I like drinking wine. I like riding bicycles. This combination of likes made it essential to visit the magnificent wine region of Mendoza, about 10 hours west of Buenos Aires in Argentina. Mendoza lays claim to being the first wine growing region in the whole of Latin America. Within the Mendoza wine growing region there are three primary areas: Luján de Cuyo, Maipú and Valle de Uco. Luján de Cuyo is notable for its prestigious malbecs while Valle de Uco is another expensive region known for its whites. Humble Maipú is distinguished for its excellent value for money wines. While existing as the cheaper cousin to its illustrious surrounds, it holds its stake as a major contributor to the Argentinian wine economy with major wineries such as Trapiche – a company which single handedly contributes 9% of Argentina’s wine exports.
Maipú, as well as being cheaper than Luján de Cuyo or Valle de Uco, is also flatter than its regional cousins – which makes it the idyllic location for the magical combination of wine tasting and bicycle riding. We went with friendly Mr. Hugo’s, a fantastic bike rental company that equips you with a sturdy bike, a bottle of water and a map that’s not entirely accurate to scale. First up we visited the Chocolateria de la Antigua. It features itself as a chocolateria, but our visit was swamped with delicious olives, oils, jams, spreads, chilli sauces and killer spirits with a brief mention of home made chocolates. It’s not a winery, but who cares. This stuff was delicious! The home distilled spirits was definitely where the party was at, particularly their hippocras “elixir”. A spiced wine concoction that when served warm was good for sore throats, served cold it was useful as an aphrodisiac that deserved a Sims 3 Woohoo!
The second winery was Vistandes, an uber modern and very chic building overlooking an impressive expanse of grapevines. They had a comfy couch for us to try out delicious bottles of malbec and carmenere. I bought a bottle of the carmanere, and while I was trying to figure out how the heck to describe wine, I drank the whole bottle and have no recollection of its flavour. But, it was definitely delicious and I guess super easy to drink.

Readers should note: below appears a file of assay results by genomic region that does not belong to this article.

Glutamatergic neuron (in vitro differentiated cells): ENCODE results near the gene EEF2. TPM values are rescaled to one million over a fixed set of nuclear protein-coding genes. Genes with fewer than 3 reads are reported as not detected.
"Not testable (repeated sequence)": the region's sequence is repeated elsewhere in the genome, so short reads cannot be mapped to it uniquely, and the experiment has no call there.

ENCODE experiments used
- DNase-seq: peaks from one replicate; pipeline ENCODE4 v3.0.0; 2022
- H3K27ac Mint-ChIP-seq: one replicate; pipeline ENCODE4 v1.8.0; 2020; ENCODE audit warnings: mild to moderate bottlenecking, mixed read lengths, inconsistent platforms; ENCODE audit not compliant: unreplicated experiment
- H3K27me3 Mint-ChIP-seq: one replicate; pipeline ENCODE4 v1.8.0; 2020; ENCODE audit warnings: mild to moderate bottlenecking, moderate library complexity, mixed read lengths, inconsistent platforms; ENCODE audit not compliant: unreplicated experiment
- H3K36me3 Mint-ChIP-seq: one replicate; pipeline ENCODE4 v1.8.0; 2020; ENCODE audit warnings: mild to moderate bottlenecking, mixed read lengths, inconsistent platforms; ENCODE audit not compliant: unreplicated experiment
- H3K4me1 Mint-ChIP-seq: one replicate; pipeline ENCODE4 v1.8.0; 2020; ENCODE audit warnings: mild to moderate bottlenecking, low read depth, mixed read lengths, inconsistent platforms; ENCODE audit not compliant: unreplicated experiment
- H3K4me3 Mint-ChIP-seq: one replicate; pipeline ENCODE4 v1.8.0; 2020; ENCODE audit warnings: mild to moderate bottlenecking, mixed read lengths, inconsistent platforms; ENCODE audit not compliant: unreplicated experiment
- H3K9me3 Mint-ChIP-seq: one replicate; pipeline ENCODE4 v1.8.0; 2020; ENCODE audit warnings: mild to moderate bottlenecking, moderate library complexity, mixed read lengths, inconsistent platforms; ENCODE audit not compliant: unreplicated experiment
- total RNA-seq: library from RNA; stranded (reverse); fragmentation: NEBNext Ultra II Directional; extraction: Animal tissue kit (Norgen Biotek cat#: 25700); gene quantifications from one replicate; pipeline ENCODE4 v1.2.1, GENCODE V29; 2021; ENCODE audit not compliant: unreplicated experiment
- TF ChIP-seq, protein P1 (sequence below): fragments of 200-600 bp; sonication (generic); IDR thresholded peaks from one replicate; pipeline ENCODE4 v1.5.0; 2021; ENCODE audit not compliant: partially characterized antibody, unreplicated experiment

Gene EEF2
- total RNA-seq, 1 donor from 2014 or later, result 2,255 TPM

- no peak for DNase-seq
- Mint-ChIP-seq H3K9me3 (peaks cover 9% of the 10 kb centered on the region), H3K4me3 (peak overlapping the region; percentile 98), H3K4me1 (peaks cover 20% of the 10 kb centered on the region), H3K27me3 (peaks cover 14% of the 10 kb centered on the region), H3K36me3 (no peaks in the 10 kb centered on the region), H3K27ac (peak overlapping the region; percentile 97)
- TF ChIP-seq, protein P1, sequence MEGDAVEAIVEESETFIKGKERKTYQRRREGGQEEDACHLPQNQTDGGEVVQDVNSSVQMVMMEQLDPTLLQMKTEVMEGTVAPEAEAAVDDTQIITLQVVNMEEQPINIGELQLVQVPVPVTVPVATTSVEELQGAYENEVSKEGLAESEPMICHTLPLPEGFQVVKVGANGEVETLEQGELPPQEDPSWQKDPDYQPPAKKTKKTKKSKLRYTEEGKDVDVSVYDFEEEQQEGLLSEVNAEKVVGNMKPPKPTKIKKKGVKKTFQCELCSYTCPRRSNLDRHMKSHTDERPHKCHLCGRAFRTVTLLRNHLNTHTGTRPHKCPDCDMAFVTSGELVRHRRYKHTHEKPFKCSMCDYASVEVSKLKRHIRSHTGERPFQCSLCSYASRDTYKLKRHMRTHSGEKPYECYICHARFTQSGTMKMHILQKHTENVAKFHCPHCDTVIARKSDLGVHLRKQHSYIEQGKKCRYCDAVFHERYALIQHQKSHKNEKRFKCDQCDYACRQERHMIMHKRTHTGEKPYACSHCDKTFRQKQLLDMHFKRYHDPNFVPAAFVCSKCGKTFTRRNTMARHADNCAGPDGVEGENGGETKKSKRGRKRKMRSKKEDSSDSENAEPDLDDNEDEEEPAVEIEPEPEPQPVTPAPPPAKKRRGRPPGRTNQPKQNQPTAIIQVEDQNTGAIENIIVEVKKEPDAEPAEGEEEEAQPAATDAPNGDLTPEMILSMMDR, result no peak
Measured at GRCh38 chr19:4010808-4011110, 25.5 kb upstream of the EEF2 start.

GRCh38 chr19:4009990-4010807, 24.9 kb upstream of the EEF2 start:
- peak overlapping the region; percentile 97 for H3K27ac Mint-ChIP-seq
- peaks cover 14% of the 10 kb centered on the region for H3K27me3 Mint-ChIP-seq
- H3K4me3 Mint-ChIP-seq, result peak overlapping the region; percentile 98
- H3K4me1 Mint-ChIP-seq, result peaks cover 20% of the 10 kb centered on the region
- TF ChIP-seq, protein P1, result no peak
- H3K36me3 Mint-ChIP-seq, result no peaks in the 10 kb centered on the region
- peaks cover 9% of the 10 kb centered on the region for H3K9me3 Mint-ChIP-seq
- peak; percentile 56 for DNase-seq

We visited the Familia Di Tomaso winery next, a rustic place that boasted super old 100 year old fermentation tanks. It had a cool underground storage which would be a great place to store dead bodies or age nice wines, which I think they did the latter. They had a fantastic fortified wine selection in both reds and whites. At this point we were fairly drunk and making friends with New Zealanders and Malaysians, when we got stopped by the local police. After we got past the panic and actually listened to what they had to say, the police asked us if we wanted to be filmed for a tourism advert. Of course we wasted no time in basking in the fame and glory and rode around tipsy on our bikes in front of the camera. You can ask for my autograph after reading this blog entry.
After this it gets all hazy. We went to two more spectacular wineries and drank more lovely malbecs while overlooking more impressive expanses of grape vines. To be really honest, you’ll probably notice that I barely even described what the heck I was tasting, I don’t really recall. But the day was amazing. We learnt snubby wine chatter such as “2007 was a good year”, practiced our wine swirling with our pinky finger raised up and tried some (I think) fantastic Argentinian varietals such as Torrontes, Malbec and Carmenere. And armed with the Australian dollar, all the wines were all so darn affordable too. So backpackers rejoice, you do not need to drink goon while in Argentina, although I will leave you with this very handy video.
Info: Mr. Hugo website
How much money to bring: AR$35 + around AR$40-80 for tastings depending on how many wineries you get to ($AUD 10 + $AUD 15-30)
OK to bring a date? yes
It’s closed on: ?
Do: party on afterwards with unlimited wine at Mr Hugo’s and the surprising nightlife in Mendoza town.
Sounds like: Mark Ronson – The Bike Song